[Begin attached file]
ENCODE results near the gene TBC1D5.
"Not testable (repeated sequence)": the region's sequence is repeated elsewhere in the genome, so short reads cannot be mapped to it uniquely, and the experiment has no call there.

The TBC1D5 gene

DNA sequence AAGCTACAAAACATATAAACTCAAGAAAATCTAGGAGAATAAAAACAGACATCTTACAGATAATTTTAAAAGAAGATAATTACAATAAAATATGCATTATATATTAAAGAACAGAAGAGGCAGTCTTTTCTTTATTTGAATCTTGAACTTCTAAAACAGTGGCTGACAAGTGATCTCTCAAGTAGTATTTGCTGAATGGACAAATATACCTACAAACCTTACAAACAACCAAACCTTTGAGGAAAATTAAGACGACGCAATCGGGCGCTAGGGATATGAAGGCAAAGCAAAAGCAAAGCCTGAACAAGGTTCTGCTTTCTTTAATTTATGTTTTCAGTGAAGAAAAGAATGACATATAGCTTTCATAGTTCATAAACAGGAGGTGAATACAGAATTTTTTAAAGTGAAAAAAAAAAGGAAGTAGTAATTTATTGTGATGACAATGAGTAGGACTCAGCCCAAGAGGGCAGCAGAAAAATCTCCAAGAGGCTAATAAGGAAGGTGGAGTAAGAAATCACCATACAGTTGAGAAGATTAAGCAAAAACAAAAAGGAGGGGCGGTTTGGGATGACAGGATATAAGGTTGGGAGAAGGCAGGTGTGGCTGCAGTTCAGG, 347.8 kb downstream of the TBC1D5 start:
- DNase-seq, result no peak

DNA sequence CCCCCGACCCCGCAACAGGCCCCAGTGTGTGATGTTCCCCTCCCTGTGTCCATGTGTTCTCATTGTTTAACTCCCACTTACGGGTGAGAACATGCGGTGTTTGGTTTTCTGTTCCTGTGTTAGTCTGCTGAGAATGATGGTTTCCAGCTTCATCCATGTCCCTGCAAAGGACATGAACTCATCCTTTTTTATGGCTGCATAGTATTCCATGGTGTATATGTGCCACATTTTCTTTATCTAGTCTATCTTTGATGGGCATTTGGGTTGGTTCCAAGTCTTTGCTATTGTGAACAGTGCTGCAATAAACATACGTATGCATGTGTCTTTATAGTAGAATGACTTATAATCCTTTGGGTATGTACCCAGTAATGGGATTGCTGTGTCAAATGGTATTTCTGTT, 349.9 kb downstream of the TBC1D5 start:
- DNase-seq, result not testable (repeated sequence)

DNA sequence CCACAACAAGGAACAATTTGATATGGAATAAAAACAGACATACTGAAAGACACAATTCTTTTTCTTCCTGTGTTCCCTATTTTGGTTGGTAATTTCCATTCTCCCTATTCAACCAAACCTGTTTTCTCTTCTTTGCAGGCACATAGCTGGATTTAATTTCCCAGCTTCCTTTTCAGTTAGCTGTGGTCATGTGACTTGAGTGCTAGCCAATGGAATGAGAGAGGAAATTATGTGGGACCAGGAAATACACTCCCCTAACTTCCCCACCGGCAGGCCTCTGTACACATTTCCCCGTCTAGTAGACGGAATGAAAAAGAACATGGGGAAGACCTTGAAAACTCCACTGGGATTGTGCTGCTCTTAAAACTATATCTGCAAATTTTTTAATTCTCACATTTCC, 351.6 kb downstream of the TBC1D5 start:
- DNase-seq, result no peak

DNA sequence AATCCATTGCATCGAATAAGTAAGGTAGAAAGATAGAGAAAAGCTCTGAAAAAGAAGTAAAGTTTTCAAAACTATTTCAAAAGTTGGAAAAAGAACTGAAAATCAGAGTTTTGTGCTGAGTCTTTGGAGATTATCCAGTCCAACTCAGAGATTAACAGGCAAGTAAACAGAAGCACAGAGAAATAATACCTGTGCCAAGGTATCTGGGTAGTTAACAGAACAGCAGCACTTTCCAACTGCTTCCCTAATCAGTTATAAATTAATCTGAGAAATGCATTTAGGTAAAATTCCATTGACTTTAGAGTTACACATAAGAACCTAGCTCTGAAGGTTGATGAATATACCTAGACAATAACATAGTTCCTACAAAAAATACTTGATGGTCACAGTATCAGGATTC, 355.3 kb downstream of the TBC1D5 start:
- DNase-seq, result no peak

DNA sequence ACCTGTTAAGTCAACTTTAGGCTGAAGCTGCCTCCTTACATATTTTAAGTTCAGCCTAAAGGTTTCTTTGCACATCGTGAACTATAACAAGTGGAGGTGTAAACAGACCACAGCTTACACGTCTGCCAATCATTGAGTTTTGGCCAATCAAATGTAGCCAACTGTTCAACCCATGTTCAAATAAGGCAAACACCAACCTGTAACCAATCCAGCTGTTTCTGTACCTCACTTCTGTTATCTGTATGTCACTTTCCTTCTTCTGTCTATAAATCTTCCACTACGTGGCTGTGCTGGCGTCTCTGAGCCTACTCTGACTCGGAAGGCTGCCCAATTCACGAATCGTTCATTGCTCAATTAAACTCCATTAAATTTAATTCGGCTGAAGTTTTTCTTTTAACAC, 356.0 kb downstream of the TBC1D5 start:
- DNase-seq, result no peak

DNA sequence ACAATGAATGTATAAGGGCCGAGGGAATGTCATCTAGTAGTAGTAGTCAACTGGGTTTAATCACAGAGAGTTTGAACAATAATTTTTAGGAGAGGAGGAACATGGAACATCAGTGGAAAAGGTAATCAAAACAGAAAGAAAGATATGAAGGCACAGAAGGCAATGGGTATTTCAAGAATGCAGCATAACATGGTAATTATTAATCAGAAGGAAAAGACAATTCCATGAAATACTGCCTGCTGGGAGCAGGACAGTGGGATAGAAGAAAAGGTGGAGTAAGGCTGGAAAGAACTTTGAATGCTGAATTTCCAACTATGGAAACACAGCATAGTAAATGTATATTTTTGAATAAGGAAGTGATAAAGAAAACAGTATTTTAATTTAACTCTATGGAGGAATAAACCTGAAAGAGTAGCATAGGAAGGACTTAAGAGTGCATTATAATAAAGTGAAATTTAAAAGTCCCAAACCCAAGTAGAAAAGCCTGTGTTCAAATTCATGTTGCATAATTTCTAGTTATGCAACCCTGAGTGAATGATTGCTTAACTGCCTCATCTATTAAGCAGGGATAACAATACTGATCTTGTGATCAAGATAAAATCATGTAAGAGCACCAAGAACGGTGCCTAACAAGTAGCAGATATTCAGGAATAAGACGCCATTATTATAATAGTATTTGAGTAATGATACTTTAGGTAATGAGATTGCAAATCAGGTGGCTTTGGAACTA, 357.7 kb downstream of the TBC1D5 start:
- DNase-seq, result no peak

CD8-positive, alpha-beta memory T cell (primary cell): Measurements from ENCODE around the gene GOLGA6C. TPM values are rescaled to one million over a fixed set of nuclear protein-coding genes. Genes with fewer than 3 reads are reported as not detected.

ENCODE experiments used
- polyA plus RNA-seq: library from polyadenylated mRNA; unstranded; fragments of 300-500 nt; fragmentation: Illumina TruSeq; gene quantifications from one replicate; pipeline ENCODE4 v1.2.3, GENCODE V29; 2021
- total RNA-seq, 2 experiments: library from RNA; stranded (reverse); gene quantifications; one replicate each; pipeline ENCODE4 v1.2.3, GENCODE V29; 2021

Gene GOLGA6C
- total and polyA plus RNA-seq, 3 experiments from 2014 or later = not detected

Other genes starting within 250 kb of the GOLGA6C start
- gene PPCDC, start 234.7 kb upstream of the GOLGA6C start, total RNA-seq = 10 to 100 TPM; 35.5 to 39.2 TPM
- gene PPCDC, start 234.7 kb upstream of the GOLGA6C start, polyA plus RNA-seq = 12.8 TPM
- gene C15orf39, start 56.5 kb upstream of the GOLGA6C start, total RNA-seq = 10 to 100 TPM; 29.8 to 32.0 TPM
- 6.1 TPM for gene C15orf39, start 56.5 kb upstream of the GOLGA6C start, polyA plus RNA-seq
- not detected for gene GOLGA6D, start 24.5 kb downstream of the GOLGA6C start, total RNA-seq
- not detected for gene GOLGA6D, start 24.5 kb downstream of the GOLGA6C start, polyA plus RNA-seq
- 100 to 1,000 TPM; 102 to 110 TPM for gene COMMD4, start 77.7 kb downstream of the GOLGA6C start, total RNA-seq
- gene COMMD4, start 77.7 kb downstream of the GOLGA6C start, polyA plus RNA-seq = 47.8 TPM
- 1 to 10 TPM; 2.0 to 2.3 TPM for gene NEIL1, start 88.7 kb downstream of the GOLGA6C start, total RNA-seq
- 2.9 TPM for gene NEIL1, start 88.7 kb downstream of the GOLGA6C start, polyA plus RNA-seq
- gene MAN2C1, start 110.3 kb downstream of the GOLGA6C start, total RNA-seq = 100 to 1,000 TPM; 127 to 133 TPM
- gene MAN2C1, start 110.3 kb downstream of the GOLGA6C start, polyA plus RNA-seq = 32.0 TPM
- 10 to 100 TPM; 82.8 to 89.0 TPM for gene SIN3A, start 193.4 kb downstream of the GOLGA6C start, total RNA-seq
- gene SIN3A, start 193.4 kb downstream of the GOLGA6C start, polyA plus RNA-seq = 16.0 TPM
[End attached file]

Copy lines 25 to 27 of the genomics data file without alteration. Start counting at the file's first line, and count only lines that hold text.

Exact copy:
- gene C15orf39, start 56.5 kb upstream of the GOLGA6C start, total RNA-seq = 10 to 100 TPM; 29.8 to 32.0 TPM
- 6.1 TPM for gene C15orf39, start 56.5 kb upstream of the GOLGA6C start, polyA plus RNA-seq
- not detected for gene GOLGA6D, start 24.5 kb downstream of the GOLGA6C start, total RNA-seq